One night I was fortunate enough to watch a local hunter that I sometimes ran into hunting along the old forestry road of some overgrown logging slash. A fellow in his 50’s that seemed to always have his tags cut the by the season’s end. I knew who it was from across a large cut 500 yards away, so I stopped looking for deer and watched him work the area. Deadly slow, to the point, that it was hard to tell if he was actually moving once the light started to fade. He would take one or two steps, stop for a couple of minutes, and glass everything in sight with binos. This was a big eye-opener for me, and as I started to apply that technique through the game trails, I found myself walking up on does at 10-50yds in the salal & timber. Instead of noticing them when they ran off, they would slowly stand out of their beds and stare at me, unsure as to exactly what I was.
This took a long time for me to get to, and it’s still something I have to constantly remind myself to do. Glassing is very crucial here, as even under 50yds they will and do blend in – frozen and watching you. The last blacktail I shot was a spiker behind two spruce ten yards away that I nearly walked past. Even when I stopped to double-take, I had to use my binos to make out the little buck. Just because you think you have an open sightline doesn’t mean they aren’t there, and as with any hunting… always be glassing!
3. Find the Does 
I found that I would often see bucks in the early spring in the vicinity of does, however, come September or October they were nowhere to be found. This led me on a wild goose chasing trying to find out where they might be, and sometimes avoiding hunting areas that I figured were “doe zones”. Come rut, regardless of what elevation you are at, the bucks will crawl out of their mountain lairs and find does in heat. Baby Blacktails aren’t born from bucks breeding stumps after all.  If you combo some foul weather around the rut in November and molasses paced still hunting (with heavy glassing) in an area that you know holds does – I believe you are maximizing your chances at connecting on a buck.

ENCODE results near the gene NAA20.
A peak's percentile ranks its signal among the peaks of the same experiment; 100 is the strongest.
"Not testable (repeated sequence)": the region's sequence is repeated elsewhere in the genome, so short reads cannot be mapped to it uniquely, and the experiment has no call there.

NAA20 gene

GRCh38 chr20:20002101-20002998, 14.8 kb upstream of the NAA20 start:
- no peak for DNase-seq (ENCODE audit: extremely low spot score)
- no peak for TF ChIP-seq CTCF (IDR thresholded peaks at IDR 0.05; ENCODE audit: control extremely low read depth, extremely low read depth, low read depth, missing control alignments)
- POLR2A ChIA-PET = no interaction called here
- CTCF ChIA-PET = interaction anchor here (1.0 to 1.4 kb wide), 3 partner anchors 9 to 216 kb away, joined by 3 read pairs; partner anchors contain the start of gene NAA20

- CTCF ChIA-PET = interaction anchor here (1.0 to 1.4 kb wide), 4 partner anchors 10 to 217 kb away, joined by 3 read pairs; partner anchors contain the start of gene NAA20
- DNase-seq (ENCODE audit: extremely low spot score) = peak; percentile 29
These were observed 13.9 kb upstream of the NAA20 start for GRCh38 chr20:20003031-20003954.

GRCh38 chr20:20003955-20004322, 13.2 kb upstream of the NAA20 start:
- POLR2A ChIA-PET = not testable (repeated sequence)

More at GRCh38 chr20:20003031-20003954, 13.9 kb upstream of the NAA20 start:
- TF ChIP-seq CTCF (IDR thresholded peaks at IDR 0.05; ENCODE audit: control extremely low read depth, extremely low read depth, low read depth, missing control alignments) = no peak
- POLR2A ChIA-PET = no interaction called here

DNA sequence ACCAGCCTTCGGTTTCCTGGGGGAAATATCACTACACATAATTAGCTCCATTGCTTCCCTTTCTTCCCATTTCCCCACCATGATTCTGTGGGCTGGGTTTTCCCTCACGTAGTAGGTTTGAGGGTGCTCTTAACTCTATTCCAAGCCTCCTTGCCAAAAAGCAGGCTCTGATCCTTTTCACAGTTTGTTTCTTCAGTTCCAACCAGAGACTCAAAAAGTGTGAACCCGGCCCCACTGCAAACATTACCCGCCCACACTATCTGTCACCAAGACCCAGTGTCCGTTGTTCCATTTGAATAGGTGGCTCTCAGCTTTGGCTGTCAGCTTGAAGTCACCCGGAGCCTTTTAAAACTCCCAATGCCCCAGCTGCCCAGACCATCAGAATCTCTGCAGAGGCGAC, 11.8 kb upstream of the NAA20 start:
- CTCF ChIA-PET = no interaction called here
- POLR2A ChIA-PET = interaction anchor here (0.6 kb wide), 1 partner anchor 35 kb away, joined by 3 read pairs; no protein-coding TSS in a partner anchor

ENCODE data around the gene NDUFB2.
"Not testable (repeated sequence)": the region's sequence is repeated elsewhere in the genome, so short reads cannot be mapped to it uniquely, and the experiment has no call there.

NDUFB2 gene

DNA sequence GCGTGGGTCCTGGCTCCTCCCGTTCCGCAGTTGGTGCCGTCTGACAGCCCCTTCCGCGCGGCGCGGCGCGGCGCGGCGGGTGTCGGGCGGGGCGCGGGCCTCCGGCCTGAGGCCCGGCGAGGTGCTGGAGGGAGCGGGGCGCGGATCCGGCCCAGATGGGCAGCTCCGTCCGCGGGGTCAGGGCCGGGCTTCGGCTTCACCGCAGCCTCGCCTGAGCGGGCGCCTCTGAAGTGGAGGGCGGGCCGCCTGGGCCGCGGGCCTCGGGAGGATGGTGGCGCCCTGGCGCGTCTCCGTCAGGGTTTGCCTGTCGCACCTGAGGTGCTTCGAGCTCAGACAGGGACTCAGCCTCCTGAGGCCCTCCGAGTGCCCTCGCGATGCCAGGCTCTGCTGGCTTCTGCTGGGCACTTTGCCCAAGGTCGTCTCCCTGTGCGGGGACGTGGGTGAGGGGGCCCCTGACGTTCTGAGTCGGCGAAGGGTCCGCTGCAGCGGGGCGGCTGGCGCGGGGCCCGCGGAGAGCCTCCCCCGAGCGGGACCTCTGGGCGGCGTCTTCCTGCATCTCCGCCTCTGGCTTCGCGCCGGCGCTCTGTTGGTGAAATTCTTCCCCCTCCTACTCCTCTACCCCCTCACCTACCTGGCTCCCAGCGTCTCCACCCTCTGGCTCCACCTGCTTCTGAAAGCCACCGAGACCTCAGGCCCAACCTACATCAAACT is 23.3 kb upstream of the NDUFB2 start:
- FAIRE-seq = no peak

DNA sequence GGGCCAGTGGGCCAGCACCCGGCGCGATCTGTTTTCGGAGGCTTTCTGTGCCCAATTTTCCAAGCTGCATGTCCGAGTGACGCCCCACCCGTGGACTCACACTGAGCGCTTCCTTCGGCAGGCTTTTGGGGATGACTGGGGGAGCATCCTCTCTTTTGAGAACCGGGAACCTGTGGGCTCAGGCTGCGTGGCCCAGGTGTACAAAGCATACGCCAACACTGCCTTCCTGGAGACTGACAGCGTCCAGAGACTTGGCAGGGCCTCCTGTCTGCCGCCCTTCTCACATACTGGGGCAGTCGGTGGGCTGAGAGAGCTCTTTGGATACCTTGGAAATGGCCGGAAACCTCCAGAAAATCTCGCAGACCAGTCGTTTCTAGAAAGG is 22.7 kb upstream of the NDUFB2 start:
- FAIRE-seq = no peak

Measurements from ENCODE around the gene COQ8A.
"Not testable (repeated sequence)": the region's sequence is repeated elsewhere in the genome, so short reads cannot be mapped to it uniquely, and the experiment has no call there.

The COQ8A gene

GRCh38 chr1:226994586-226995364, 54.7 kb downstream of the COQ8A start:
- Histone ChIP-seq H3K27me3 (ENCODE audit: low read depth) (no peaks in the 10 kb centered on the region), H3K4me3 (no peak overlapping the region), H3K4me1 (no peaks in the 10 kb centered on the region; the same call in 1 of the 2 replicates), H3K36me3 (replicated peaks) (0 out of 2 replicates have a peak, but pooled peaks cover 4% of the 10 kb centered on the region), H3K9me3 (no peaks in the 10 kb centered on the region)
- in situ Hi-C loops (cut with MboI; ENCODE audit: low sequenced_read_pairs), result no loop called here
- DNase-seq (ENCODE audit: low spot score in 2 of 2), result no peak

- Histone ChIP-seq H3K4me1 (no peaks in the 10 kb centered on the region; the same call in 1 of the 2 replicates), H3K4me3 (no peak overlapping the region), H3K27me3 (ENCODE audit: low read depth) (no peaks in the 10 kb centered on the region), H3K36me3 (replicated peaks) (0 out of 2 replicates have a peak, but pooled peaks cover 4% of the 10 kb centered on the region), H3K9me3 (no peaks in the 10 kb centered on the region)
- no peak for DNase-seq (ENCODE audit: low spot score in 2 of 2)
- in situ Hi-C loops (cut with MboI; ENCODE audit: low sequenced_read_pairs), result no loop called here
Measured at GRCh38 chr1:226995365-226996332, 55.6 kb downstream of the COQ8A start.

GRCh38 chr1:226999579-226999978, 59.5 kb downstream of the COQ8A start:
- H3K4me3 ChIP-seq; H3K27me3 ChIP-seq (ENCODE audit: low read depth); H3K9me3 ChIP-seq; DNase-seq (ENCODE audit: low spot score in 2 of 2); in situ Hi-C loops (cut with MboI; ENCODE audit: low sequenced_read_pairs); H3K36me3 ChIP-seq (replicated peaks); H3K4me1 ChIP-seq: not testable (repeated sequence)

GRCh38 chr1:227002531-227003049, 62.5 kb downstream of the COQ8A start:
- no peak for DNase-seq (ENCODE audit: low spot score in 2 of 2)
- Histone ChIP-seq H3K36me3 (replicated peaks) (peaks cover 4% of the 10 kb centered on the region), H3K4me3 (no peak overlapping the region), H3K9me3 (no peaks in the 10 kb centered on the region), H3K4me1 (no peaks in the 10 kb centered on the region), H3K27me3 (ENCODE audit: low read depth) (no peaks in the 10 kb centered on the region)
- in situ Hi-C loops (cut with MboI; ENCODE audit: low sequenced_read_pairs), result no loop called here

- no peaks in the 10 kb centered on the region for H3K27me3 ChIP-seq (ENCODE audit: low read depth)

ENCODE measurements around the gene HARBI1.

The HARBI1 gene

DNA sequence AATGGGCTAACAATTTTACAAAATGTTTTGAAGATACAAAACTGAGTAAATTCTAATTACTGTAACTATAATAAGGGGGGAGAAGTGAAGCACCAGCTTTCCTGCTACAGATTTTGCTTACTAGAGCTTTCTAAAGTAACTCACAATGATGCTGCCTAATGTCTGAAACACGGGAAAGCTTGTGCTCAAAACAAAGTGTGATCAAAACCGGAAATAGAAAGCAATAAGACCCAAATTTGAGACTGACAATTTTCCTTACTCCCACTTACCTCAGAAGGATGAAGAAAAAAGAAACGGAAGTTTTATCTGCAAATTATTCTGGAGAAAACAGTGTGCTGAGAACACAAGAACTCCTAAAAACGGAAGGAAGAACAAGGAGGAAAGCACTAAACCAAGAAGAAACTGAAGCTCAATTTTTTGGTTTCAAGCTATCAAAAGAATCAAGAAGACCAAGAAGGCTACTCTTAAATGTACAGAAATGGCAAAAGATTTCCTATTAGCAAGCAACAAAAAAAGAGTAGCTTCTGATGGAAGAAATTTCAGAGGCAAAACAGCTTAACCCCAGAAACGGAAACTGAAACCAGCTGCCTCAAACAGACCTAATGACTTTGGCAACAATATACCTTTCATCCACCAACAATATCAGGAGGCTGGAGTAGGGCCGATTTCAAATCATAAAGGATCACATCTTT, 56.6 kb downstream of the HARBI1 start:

A rare spot of Blacktail luck, on a warm sunny October day. A weatherproof 300wsm topped with a 2.5-8 power optic did the trick.

As for your kit, hunting blacktail can be refreshingly simple. Some inexpensive rubber raingear, waterproof boots, and any rifle of your choosing will do, though stainless rifles with synthetic stocks are ideal. I think a compact and clear optic such as a 2.5-8×36 is ideal, and if the bulk of your hunting is to be for blacktail, an 8x power binocular is about perfect. The sky is the limit when it comes to the price of optics, and from my experience, you get what you pay for. That said, if you’re new to the game, and don’t have much of a budget, I recommend spending your hard-earned dollars on gas money and trip time. Quality gear is great, but looking like you could be on the cover of a major hunting rag won’t help you kill more deer.
Hopefully, that gives you something to mull over in the coming months before deer season, and by all means, if you feel like sharing your own tips, reach out via email.
Cheers
– a Novice Blacktail Hunter

Posted by Nolan Osborne